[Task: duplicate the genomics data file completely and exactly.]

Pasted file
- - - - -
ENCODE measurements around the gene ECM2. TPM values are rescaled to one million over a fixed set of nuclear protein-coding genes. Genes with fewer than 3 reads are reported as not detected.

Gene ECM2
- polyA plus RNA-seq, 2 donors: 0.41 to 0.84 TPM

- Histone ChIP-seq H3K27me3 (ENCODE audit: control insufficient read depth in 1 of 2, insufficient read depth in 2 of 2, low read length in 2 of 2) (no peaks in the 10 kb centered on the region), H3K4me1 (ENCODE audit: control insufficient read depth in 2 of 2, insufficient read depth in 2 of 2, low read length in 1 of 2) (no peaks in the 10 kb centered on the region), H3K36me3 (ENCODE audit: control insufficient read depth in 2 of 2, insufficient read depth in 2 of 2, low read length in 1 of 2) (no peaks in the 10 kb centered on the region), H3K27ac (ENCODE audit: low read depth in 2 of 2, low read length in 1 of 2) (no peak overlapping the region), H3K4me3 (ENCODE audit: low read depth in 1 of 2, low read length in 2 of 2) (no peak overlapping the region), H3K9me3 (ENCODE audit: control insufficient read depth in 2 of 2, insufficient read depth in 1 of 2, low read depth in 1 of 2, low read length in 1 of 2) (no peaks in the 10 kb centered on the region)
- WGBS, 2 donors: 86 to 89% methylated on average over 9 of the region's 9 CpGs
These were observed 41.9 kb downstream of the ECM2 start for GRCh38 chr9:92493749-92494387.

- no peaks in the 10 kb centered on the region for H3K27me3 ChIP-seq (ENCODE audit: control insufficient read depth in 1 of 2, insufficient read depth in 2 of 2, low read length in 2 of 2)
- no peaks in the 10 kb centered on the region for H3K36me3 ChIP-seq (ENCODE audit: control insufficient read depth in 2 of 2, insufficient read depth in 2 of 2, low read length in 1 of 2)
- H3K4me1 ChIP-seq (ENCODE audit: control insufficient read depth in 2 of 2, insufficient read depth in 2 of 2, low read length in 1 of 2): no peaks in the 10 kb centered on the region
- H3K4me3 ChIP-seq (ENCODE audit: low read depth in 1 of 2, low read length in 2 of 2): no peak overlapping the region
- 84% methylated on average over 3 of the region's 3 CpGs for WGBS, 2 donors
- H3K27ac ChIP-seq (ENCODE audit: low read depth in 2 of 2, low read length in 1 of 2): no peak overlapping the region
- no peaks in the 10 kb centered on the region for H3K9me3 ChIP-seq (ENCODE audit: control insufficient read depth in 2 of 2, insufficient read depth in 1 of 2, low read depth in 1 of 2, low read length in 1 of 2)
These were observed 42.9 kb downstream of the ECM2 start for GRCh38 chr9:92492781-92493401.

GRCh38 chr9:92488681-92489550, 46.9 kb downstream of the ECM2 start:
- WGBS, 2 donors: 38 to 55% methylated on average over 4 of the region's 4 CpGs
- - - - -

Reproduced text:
ENCODE measurements around the gene ECM2. TPM values are rescaled to one million over a fixed set of nuclear protein-coding genes. Genes with fewer than 3 reads are reported as not detected.

Gene ECM2
- polyA plus RNA-seq, 2 donors: 0.41 to 0.84 TPM

- Histone ChIP-seq H3K27me3 (ENCODE audit: control insufficient read depth in 1 of 2, insufficient read depth in 2 of 2, low read length in 2 of 2) (no peaks in the 10 kb centered on the region), H3K4me1 (ENCODE audit: control insufficient read depth in 2 of 2, insufficient read depth in 2 of 2, low read length in 1 of 2) (no peaks in the 10 kb centered on the region), H3K36me3 (ENCODE audit: control insufficient read depth in 2 of 2, insufficient read depth in 2 of 2, low read length in 1 of 2) (no peaks in the 10 kb centered on the region), H3K27ac (ENCODE audit: low read depth in 2 of 2, low read length in 1 of 2) (no peak overlapping the region), H3K4me3 (ENCODE audit: low read depth in 1 of 2, low read length in 2 of 2) (no peak overlapping the region), H3K9me3 (ENCODE audit: control insufficient read depth in 2 of 2, insufficient read depth in 1 of 2, low read depth in 1 of 2, low read length in 1 of 2) (no peaks in the 10 kb centered on the region)
- WGBS, 2 donors: 86 to 89% methylated on average over 9 of the region's 9 CpGs
These were observed 41.9 kb downstream of the ECM2 start for GRCh38 chr9:92493749-92494387.

- no peaks in the 10 kb centered on the region for H3K27me3 ChIP-seq (ENCODE audit: control insufficient read depth in 1 of 2, insufficient read depth in 2 of 2, low read length in 2 of 2)
- no peaks in the 10 kb centered on the region for H3K36me3 ChIP-seq (ENCODE audit: control insufficient read depth in 2 of 2, insufficient read depth in 2 of 2, low read length in 1 of 2)
- H3K4me1 ChIP-seq (ENCODE audit: control insufficient read depth in 2 of 2, insufficient read depth in 2 of 2, low read length in 1 of 2): no peaks in the 10 kb centered on the region
- H3K4me3 ChIP-seq (ENCODE audit: low read depth in 1 of 2, low read length in 2 of 2): no peak overlapping the region
- 84% methylated on average over 3 of the region's 3 CpGs for WGBS, 2 donors
- H3K27ac ChIP-seq (ENCODE audit: low read depth in 2 of 2, low read length in 1 of 2): no peak overlapping the region
- no peaks in the 10 kb centered on the region for H3K9me3 ChIP-seq (ENCODE audit: control insufficient read depth in 2 of 2, insufficient read depth in 1 of 2, low read depth in 1 of 2, low read length in 1 of 2)
These were observed 42.9 kb downstream of the ECM2 start for GRCh38 chr9:92492781-92493401.

GRCh38 chr9:92488681-92489550, 46.9 kb downstream of the ECM2 start:
- WGBS, 2 donors: 38 to 55% methylated on average over 4 of the region's 4 CpGs